No one knows. Our nation’s accountants understandably make a point of not placing a dollar value on such “stewardship and heritage assets,” almost all of which should never–and will never–be on the auction block.

There might be a few saleable items lurking in there–the United States came close to selling the Presidio in San Francisco a few years back–but the real money is in the financial assets that the government owns.

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A spectre is haunting Europe — the spectre of creative bookkeeping.

In an article in this morning’s Wall Street Journal (“Debt Deals Haunt Europe“), Charles Forelle and Susanne Craig provide more examples of the “aggressive” bookkeeping that European nations have deployed to satisfy the deficit and debt targets of the Growth and Stability Pact.

Greece, of course, takes honors in the field, not just for its recent use of derivatives to hide liabilities (see my earlier post), but also for other creative moves in the past. For example, the authors report that Greece:

insisted to the Eurostat statistics authority that large portions of its military spending were “confidential” and thus excluded from deficit calculations. In 2000, Greece reported that it spent €828 million ($1.13 billion) on the military—about a fourth of the €3.17 billion it later said it spent. Greece admitted to underreporting military spending by €8.7 billion between 1997 and 2003.

Such shenanigans are hardly unique to the Greeks. Other players include:

  • Portugal, which “classified subsidies to the Lisbon subway and other state enterprises as equity purchases” in 2001, and
  • France, which “arranged a deal with the soon-to-be privatized France Telecom in 1997 under which the company paid the government a lump sum of more than €5 billion. In return, France agreed to assume pension liabilities for France Telecom workers. The billions from France Telecom helped narrow France’s budget gap.”

Although dated, these examples illustrate some basic strategies that governments use to conceal the size of their deficits and debts: pretend the spending does not exist (Greece), pretend that spending is really an investment (Portugal), or pretend the future pension liabilities aren’t real (France).

A topic for another day is how these strategies may have been used in the United States. Suffice it to say that strategy three–ignoring future pension costs–is widespread both in governments and the private sector.

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In my testimony to the Senate Budget Committee the other day, I recommended that Congress set specific fiscal targets for bringing our out-of-control deficits and debt under control. My particular suggestion? Get the publicly-held debt down to 60% of GDP in 2020.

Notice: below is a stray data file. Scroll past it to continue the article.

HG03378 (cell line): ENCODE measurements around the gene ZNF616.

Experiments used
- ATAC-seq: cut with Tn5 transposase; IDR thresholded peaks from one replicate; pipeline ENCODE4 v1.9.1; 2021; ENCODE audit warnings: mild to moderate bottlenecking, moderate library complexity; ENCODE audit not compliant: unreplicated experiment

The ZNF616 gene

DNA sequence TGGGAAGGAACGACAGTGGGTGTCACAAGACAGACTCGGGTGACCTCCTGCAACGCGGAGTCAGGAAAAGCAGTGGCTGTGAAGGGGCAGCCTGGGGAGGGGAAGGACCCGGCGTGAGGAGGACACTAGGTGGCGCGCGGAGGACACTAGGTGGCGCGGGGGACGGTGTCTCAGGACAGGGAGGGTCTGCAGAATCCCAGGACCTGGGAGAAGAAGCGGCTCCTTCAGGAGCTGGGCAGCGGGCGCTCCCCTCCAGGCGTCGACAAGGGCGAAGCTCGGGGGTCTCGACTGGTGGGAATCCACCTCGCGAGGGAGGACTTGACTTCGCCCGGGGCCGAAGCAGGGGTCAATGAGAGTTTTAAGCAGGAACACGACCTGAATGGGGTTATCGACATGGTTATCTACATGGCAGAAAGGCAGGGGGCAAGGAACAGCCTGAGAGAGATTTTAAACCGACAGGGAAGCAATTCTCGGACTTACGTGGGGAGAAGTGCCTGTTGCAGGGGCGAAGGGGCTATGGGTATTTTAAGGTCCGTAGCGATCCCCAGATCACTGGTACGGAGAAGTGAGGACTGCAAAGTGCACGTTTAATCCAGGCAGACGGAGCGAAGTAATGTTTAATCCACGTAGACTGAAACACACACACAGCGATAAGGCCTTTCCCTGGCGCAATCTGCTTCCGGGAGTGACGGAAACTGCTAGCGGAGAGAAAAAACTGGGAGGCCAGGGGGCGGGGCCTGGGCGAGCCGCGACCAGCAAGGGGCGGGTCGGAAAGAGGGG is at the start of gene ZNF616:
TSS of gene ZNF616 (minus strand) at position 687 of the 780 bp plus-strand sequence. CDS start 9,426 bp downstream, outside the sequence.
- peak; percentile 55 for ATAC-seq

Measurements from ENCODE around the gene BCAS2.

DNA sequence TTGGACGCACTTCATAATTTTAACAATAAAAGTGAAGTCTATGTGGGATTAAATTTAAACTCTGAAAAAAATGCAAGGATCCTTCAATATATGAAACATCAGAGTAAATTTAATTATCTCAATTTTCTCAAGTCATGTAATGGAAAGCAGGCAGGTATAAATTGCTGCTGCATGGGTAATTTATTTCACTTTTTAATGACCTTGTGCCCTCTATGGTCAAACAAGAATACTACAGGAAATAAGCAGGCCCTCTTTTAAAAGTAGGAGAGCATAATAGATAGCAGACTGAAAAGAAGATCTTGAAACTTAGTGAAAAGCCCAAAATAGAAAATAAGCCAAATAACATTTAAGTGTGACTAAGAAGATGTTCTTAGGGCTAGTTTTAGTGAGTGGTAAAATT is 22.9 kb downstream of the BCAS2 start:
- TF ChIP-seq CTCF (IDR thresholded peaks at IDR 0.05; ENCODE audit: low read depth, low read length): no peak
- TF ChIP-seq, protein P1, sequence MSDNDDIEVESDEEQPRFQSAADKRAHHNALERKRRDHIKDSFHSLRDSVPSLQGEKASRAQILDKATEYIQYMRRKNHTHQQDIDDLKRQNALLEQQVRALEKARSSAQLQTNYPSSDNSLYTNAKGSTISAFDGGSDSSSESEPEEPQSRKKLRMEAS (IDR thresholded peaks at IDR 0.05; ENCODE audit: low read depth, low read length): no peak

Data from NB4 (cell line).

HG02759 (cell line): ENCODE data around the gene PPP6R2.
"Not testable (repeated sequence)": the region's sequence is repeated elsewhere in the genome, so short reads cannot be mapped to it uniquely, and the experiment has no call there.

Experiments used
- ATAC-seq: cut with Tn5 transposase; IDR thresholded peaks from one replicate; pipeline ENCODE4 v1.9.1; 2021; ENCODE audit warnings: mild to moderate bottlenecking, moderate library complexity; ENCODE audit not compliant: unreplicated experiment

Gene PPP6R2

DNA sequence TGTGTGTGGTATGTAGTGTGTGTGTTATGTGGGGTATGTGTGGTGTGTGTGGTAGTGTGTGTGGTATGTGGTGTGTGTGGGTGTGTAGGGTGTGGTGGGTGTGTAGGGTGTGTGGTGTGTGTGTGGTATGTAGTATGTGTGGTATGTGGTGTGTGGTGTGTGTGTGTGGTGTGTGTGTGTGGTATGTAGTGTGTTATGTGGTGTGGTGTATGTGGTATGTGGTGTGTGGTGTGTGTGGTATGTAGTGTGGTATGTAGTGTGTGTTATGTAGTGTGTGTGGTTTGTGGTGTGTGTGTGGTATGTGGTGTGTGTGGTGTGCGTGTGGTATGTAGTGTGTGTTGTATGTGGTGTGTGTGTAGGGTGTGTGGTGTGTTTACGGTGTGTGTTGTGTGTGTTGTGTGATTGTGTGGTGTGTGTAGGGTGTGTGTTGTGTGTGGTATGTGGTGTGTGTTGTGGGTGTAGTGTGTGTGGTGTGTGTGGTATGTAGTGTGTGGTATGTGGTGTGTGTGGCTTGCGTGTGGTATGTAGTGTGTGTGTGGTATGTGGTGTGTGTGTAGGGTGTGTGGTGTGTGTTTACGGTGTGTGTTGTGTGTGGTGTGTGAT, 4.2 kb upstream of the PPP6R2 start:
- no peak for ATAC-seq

By budgeting  standards, that makes for a great bumper sticker: “60 in 20“.

But as the New York Times points out in two articles today, a measurable target isn’t enough. You also need to make sure that the government doesn’t game the accounting to hide its liabilities.

Exhibit A is Greece. The story was originally broken by Der Spiegel earlier in the week, and is described in the NYT by Louise Story, Landon Thomas Jr., and Nelson D. Schwartz in “Wall St. Helped Greece to Mask Debt Fueling Europe’s Crisis“:

As worries over Greece rattle world markets, records and interviews show that with Wall Street’s help, the nation engaged in a decade-long effort to skirt European debt limits. One deal created by Goldman Sachs helped obscure billions in debt from the budget overseers in Brussels. …

Instruments developed by Goldman Sachs, JPMorgan Chase and a wide range of other banks enabled politicians to mask additional borrowing in Greece, Italy and possibly elsewhere.

In dozens of deals across the Continent, banks provided cash upfront in return for government payments in the future, with those liabilities then left off the books. Greece, for example, traded away the rights to airport fees and lottery proceeds in years to come.

Critics say that such deals, because they are not recorded as loans, mislead investors and regulators about the depth of a country’s liabilities.

The winning quote:

“Politicians want to pass the ball forward, and if a banker can show them a way to pass a problem to the future, they will fall for it,” said Gikas A. Hardouvelis, an economist and former government official who helped write a recent report on Greece’s accounting policies.

Exhibit B are all the contingent liabilities of the United States government, of which Fannie Mae and Freddie Mac have been the most prominent (and expensive). In “Future Bailouts of America,” Gretchen Morgenson interviews budget expert Marvin Phaup (now at George Washington University and previously a colleague of mine at the Congressional Budget Office). She writes:

“If we are extending the safety net, extending the implied guarantee to the debts of a lot of other financial institutions, and we know those guarantees are valuable and costly, then we ought to start budgeting for it,” Mr. Phaup sad in an interview. “We can’t reduce the costs of these subsidies if we can’t recognize them.” …

As the number of firms with implicit government backing has risen because of the crisis, so too have the expected costs of those commitments, Mr. Phaup said. And yet, under current budget policy, those costs will be ignored until the recipient of the guarantee collapses — the precise moment when the guarantee is likely to cost taxpayers the most.

If we are going to set an explicit target for the publicly-held debt–60 in 20!–, we need to think carefully about what politicians may strategically omit from the calculation of the 60.